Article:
The Simple Symphony, Op. 4, is a work for string orchestra or string quartet by Benjamin Britten. It was written between December 1933 and February 1934 in Lowestoft, using bits of score that the composer had written for the piano as a young teenager, between 1923 and 1926. It was composed for string orchestra and received its first performance in 1934 at Stuart Hall in Norwich, with Britten conducting an amateur orchestra.
The piece is dedicated to Audrey Alston (Mrs Lincolne Sutton), Britten's viola teacher during his childhood. The piece is based on eight themes which Britten wrote during his childhood (two per movement) and for which he had a particular fondness. He completed his final draft of this piece at age twenty.
- 1st violin
- 2nd violin
Borrowed Themes within Movements
It has four movements, each quoting themes from 2 earlier works by Britten:
- I. Boisterous Bourrée
- – Suite No. 1 in E for piano (18 October 1925), second movement (Bourrée: Allegro vivace)
- – Song (Song) (1923) A Country Dance ('Now the King is home again'), text from Tennyson's The Foresters, for voice and piano.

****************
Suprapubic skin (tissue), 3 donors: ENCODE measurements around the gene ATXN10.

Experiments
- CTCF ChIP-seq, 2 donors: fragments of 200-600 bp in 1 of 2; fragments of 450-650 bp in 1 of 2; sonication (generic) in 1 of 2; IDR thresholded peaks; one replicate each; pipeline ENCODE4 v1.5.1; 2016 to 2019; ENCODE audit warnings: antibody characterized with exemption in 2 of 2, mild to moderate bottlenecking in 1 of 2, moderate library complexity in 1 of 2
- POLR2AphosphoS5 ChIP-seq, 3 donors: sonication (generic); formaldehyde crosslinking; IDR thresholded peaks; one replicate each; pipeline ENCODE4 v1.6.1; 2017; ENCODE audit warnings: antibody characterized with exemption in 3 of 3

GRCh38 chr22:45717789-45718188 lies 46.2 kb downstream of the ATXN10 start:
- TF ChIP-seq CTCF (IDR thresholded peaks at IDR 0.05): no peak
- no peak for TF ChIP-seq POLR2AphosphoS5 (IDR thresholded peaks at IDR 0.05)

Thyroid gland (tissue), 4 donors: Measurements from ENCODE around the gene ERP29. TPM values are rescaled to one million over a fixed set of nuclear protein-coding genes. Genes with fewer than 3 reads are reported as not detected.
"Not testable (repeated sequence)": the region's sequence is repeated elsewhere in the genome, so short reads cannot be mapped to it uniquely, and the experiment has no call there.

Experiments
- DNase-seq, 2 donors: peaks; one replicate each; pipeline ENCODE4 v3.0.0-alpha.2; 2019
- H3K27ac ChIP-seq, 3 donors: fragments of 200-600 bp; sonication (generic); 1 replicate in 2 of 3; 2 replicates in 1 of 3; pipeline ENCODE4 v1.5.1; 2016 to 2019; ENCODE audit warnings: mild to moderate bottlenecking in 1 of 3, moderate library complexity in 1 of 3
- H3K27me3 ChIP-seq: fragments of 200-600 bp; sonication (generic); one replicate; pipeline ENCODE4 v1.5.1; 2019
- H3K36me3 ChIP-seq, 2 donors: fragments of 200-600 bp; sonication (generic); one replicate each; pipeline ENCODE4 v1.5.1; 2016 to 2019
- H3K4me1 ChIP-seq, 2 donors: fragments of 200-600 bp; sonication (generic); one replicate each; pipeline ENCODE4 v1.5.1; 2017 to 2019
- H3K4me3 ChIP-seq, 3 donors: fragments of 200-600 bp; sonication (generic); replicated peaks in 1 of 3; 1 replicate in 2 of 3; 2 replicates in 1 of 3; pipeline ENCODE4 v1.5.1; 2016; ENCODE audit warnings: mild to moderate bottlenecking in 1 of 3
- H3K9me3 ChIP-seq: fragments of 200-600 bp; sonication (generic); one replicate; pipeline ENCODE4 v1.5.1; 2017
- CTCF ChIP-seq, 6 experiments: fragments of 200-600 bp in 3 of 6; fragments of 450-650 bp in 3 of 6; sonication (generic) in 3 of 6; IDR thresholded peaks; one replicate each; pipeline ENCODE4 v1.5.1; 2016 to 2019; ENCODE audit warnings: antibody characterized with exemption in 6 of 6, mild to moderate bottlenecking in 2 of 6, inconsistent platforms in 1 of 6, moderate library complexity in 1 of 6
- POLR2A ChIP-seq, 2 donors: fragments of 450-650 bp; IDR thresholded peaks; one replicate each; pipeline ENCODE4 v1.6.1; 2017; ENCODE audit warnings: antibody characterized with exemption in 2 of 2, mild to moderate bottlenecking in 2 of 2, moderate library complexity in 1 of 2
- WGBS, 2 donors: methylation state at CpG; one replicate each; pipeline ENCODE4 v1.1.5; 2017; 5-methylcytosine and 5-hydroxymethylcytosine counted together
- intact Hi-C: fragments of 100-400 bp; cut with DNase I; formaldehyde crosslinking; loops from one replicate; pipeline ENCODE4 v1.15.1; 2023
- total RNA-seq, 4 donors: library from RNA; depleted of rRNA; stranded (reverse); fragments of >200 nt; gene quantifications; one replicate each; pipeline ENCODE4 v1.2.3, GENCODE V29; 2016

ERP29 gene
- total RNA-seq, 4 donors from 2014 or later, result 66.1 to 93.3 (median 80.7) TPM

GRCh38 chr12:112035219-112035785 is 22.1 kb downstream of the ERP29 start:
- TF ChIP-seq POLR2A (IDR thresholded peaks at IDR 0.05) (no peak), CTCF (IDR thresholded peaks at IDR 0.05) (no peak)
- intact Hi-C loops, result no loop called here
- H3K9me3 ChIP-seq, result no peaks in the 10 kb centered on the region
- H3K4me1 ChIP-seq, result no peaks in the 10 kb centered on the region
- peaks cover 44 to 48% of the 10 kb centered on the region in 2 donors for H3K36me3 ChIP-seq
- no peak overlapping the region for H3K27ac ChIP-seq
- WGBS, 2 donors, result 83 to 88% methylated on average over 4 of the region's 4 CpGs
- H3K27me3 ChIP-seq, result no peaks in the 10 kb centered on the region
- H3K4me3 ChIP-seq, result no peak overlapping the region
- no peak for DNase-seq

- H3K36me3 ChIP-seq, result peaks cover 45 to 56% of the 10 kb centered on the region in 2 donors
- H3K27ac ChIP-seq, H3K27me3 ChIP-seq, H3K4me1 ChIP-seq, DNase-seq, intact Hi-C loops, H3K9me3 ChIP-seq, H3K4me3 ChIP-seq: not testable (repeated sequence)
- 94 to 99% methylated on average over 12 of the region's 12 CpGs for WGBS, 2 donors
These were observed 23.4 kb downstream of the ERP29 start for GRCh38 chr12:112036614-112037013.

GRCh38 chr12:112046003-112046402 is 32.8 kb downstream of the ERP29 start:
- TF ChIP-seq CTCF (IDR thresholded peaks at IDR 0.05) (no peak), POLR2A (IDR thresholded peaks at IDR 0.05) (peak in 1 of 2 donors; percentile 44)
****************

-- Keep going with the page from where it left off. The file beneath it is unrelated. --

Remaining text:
- II. Playful Pizzicato
- – Scherzo (piano) (1924) Sonata for Piano in B flat major, op. 5, Scherzo and Trio (Molto vivace)
- – Song (1924) The Road Song of the "Bandar-Log" ('Here we go in a flung festoon', text by Rudyard Kipling), for voice and piano.
- III. Sentimental Sarabande
- – Suite No. 3 (for piano) (1925) Suite No. 3, in F♯ minor, for piano, op. 25, Prelude (Allegro di molto)
- – Waltz for piano (1923) [Waltz in B major for piano], (Tempo di valse)
- IV. Frolicsome Finale
- – Piano Sonata No. 9 (1926) Piano Sonata No. 9, in C♯ minor, op. 38, Finale
- – Song (1925)
Eight main themes appear in the symphony, with two movements, the most famous is the pizzicato. The entire pieces last about 20 minutes. The second movement is popular with mandolin players as it is pizzicato. Prominent in this popular theme is 8 notes which sound familiar as echoing the opening of "Barwick Green" the theme music to the long-running BBC Radio 4 everyday story of country folk, "The Archers", written in 1924 by Arthur Wood. The third movement samples a traditional Swedish melody heard also in the popular Christian hymn “How Great Thou Art”.
Many themes of the symphony are also used for the soundtrack Bad Blood (1986) by Leos Carax. It appears in Wes Anderson's film Moonrise Kingdom (2012), which prominently features many pieces by Britten. It also appears in the first two seasons of The Marvelous Mrs. Maisel (2017-2018).
- Evans, Peter (1979). The Music of Benjamin Britten. Dent. ISBN 0-460-12607-5.
- Carpenter, Humphrey (1992). Benjamin Britten: A Biography. Faber & Faber. ISBN 0-571-14325-3.
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